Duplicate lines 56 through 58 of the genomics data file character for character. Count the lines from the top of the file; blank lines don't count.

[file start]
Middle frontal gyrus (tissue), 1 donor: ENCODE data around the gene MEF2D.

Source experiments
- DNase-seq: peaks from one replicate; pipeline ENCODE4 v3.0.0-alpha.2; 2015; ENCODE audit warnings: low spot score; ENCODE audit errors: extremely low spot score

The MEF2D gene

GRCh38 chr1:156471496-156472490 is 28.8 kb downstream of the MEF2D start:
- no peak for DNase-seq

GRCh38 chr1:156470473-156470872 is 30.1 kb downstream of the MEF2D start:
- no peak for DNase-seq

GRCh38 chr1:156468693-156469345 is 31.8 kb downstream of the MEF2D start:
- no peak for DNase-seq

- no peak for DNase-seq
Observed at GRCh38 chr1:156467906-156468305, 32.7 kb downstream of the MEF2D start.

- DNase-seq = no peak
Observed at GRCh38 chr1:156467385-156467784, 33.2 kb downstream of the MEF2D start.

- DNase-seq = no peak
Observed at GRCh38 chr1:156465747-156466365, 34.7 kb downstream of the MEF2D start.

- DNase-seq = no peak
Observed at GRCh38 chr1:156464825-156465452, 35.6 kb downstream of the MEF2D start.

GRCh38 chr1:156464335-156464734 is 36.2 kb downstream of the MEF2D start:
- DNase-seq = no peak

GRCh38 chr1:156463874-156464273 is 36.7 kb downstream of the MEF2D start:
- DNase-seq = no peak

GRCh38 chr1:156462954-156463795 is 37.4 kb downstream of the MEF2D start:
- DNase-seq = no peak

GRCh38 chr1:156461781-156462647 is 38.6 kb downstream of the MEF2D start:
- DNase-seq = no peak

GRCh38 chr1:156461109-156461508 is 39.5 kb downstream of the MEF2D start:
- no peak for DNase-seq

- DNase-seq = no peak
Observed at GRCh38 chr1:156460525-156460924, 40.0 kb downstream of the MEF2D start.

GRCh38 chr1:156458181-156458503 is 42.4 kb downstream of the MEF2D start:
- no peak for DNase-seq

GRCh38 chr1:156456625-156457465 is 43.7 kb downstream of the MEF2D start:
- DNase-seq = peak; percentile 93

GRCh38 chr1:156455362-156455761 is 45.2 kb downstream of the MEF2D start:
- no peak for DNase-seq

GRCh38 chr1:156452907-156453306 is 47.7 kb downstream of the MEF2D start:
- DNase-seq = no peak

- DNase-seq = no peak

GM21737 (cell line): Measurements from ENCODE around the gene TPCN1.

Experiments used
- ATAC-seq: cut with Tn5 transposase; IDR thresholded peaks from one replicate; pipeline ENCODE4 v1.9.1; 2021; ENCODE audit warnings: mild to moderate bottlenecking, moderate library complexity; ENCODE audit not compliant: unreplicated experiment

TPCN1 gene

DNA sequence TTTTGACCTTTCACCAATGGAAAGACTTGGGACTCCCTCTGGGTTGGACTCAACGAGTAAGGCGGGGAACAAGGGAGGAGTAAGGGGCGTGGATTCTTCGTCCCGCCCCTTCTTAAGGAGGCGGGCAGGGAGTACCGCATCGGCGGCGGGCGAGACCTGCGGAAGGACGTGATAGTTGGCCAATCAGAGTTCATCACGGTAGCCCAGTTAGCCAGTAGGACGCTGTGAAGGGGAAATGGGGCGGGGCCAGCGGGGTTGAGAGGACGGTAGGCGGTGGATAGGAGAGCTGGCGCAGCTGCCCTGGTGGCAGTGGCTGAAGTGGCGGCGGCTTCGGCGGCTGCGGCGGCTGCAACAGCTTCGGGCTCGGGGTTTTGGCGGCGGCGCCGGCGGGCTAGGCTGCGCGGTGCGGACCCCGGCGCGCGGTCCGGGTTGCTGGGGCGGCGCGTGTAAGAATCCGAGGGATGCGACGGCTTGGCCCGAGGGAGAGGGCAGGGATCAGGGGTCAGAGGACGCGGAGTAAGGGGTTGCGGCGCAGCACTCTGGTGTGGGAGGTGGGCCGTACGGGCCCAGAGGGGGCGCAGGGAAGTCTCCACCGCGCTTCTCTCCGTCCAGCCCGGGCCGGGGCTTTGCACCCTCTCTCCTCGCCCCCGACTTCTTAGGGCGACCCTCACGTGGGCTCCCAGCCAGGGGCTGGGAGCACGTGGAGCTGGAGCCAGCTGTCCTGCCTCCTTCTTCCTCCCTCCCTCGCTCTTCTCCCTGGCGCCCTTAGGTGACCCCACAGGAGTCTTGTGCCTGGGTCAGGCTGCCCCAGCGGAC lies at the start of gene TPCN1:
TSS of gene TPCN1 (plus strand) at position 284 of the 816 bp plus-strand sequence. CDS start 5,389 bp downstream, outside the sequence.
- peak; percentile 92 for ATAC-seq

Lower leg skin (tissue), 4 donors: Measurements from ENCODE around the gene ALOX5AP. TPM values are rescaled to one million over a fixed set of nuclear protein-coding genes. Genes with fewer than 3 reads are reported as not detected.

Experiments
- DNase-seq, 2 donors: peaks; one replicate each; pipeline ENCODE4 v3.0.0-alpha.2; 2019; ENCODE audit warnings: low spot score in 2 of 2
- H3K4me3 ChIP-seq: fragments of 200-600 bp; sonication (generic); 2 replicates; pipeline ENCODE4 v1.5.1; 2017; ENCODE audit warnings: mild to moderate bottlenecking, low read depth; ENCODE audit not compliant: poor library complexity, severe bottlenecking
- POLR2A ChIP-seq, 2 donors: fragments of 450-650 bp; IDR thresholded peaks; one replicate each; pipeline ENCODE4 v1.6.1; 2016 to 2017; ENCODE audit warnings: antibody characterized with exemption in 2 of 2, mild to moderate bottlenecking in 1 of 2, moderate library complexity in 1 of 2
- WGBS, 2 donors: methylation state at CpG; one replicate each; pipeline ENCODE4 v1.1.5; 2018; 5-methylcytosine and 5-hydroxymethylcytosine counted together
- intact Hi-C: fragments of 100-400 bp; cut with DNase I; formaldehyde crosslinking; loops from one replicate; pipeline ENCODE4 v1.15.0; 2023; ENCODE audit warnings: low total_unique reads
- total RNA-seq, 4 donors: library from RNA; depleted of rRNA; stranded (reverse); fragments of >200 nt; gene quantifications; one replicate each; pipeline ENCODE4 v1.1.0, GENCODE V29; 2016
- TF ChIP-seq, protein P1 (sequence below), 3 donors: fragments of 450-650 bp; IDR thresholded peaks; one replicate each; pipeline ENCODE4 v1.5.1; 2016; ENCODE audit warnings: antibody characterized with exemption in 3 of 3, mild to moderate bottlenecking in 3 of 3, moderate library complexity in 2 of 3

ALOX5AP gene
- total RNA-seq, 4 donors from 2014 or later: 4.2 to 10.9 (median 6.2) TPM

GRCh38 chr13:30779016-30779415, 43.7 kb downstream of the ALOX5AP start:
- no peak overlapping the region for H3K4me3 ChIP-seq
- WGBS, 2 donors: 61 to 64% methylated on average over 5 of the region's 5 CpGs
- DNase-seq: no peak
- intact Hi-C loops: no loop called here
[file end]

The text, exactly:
ALOX5AP gene
- total RNA-seq, 4 donors from 2014 or later: 4.2 to 10.9 (median 6.2) TPM

GRCh38 chr13:30779016-30779415, 43.7 kb downstream of the ALOX5AP start: